Matthias Broecheler discusses graph computing, introducing the Aurelius graph cluster enabling graph computing at scale by building on distributed systems like Cassandra, HBase, and Hadoop.
Garrett Eardley explores how Riot Games is leveraging Riak for their stats system, discussing why they chose Riak, the data model and indexes, and strategies for working with eventually consistent data.
Sebastian Kanthak overviews Spanner, covering details of how Spanner relies on GPS and atomic clocks to provide two of its most innovative features: Lock-free strong (current) reads and global snapshots that are consistent with external events.
Paul King presents working with databases in Groovy, covering datasets, GMongo, Neo4J, raw JDBC, Groovy-SQL, CRUD, Hibernate, caching, Spring Data technologies, etc.
Jim Webber explores analytic techniques for graph data, discussing innate properties of (social) graphs from fields like anthropology and sociology. By understanding the forces and tensions within the graph structure and applying some graph theory, we'll be able to predict how the graph will evolve over time.
Siva Raghupathy discusses DynamoDB Design Patterns & Best Practices for realizing DynamoDB benefits at the right cost.
Volker Pacher explains why Shutl chose Neo4j when faced with the need of building a new API meant to support business growth, the challenges met during implementation and solutions applied.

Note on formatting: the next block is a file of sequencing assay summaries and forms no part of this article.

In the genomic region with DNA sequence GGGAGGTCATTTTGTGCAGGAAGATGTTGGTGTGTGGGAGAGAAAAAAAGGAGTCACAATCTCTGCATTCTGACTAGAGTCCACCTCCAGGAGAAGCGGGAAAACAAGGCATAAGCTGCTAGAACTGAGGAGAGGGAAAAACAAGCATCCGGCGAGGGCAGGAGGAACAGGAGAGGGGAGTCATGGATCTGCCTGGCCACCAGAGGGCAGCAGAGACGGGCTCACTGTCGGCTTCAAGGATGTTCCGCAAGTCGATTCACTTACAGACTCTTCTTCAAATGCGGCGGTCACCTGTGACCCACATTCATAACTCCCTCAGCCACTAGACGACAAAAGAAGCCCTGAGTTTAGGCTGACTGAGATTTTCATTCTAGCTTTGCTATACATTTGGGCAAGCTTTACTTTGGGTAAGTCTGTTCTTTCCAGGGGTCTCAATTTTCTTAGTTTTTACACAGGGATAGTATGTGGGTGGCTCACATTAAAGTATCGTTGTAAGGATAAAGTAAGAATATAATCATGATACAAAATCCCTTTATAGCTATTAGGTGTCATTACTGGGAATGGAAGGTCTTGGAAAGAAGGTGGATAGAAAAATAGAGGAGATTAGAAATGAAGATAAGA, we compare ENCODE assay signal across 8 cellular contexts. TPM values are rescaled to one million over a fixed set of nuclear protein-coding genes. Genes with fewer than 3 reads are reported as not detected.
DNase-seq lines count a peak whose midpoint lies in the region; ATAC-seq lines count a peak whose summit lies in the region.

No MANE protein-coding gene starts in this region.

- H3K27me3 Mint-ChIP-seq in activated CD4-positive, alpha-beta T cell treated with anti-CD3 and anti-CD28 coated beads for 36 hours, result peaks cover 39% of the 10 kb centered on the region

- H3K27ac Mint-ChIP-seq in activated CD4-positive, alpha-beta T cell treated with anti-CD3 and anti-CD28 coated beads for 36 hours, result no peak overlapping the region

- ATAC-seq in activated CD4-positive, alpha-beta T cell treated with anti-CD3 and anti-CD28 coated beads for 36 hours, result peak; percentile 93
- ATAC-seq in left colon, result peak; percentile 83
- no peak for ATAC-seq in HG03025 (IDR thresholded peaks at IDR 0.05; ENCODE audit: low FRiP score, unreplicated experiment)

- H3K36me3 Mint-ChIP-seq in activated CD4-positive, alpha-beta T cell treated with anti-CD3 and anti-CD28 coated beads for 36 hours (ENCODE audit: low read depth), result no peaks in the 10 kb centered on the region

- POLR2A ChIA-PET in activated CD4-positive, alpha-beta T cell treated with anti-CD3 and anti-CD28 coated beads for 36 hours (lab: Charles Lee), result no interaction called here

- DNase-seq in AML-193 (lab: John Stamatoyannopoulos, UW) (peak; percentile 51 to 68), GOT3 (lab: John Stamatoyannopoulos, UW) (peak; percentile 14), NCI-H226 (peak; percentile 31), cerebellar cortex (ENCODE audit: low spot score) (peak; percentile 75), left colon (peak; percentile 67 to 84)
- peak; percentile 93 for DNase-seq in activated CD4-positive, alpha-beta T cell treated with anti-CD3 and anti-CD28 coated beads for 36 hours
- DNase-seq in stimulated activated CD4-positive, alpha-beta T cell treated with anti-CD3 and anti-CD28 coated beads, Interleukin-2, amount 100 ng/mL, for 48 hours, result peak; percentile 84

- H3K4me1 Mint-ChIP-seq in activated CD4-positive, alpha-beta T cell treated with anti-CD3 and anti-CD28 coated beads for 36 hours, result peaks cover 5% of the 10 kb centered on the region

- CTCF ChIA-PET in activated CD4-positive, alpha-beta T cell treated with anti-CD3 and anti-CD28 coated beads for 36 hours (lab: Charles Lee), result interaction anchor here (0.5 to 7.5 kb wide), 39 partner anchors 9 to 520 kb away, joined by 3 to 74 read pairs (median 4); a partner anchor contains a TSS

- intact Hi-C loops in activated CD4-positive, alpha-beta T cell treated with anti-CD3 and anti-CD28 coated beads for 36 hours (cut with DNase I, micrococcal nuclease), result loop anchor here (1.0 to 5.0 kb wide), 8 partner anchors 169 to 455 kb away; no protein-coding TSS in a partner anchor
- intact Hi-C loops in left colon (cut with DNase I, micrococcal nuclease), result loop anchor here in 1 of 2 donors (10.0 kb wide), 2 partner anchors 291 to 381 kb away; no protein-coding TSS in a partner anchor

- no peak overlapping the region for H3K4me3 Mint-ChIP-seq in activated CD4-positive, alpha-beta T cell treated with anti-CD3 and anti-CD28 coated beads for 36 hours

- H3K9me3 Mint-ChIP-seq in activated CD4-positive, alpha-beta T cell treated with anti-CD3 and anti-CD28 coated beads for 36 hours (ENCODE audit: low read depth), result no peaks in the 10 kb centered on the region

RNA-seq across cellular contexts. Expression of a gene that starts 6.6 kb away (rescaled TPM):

John O’Hara discusses banking business and technology integration, covering: low-latency, high-frequency trading, in-memory caches, multi-terabyte time-series databases, complex contracts in NoSQL stores and advanced systems integration.
Nicolas Spiegelberg discusses Facebook Messages built on top of HBase, the systems involved and the scaling challenges for handling 500TB of new data per month.
Tom Coupland discusses some of the various technologies investigated, and in many cases deployed at Nokia including Gradle, Spring, MongoDB and Clojure.
Randy Shoup details some of the pieces forming Google’s technology stack, BigTable, Megastore, Dremel, virtualization, etc. and the design principles of their their cloud-based applications.
CONTENT IN THIS BOX PROVIDED BY OUR SPONSOR
- 10 Things Developers Should Know about Couchbase
- When one is better than two: Collapsing data management layers for scalability and simplicity
- Couchbase NoSQL @ Tunewiki : A billion documents and counting
- The Essential Couchbase APIs Cheat Sheet
- Why MySQL 5.6 is no real threat to NoSQL
- How to Move from MySQL to Couchbase Server 2.0: Part 1
- Making Sense of NoSQL
- Couchbase in Action – Real world app demo
- Making the Shift from Relational to NoSQL